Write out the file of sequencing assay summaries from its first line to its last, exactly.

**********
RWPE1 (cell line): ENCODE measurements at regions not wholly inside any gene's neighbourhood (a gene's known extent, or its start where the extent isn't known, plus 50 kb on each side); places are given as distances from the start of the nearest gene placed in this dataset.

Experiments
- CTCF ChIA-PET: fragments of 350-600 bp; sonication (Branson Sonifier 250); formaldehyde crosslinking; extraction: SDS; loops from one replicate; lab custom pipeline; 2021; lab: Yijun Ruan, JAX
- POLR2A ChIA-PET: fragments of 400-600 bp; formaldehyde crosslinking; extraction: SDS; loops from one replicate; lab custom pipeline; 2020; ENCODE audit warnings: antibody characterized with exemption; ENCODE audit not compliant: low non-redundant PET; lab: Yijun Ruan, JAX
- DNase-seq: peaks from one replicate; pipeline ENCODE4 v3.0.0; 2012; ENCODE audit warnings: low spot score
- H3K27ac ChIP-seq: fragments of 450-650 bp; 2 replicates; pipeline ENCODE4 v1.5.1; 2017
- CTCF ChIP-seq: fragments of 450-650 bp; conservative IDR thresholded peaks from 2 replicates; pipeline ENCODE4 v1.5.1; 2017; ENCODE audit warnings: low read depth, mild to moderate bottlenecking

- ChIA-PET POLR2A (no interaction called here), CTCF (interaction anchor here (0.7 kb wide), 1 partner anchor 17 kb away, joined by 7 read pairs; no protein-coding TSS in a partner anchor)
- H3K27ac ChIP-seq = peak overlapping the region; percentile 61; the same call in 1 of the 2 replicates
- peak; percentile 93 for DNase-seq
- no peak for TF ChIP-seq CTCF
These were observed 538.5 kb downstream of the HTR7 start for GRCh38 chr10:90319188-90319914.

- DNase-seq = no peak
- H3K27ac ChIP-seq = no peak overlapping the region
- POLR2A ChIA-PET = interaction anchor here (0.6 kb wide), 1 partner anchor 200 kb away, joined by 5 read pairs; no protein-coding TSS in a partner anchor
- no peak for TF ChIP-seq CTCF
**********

RWPE1 (cell line): ENCODE measurements at regions not wholly inside any gene's neighbourhood (a gene's known extent, or its start where the extent isn't known, plus 50 kb on each side); places are given as distances from the start of the nearest gene placed in this dataset.

Experiments
- CTCF ChIA-PET: fragments of 350-600 bp; sonication (Branson Sonifier 250); formaldehyde crosslinking; extraction: SDS; loops from one replicate; lab custom pipeline; 2021; lab: Yijun Ruan, JAX
- POLR2A ChIA-PET: fragments of 400-600 bp; formaldehyde crosslinking; extraction: SDS; loops from one replicate; lab custom pipeline; 2020; ENCODE audit warnings: antibody characterized with exemption; ENCODE audit not compliant: low non-redundant PET; lab: Yijun Ruan, JAX
- DNase-seq: peaks from one replicate; pipeline ENCODE4 v3.0.0; 2012; ENCODE audit warnings: low spot score
- H3K27ac ChIP-seq: fragments of 450-650 bp; 2 replicates; pipeline ENCODE4 v1.5.1; 2017
- CTCF ChIP-seq: fragments of 450-650 bp; conservative IDR thresholded peaks from 2 replicates; pipeline ENCODE4 v1.5.1; 2017; ENCODE audit warnings: low read depth, mild to moderate bottlenecking

- ChIA-PET POLR2A (no interaction called here), CTCF (interaction anchor here (0.7 kb wide), 1 partner anchor 17 kb away, joined by 7 read pairs; no protein-coding TSS in a partner anchor)
- H3K27ac ChIP-seq = peak overlapping the region; percentile 61; the same call in 1 of the 2 replicates
- peak; percentile 93 for DNase-seq
- no peak for TF ChIP-seq CTCF
These were observed 538.5 kb downstream of the HTR7 start for GRCh38 chr10:90319188-90319914.

- DNase-seq = no peak
- H3K27ac ChIP-seq = no peak overlapping the region
- POLR2A ChIA-PET = interaction anchor here (0.6 kb wide), 1 partner anchor 200 kb away, joined by 5 read pairs; no protein-coding TSS in a partner anchor
- no peak for TF ChIP-seq CTCF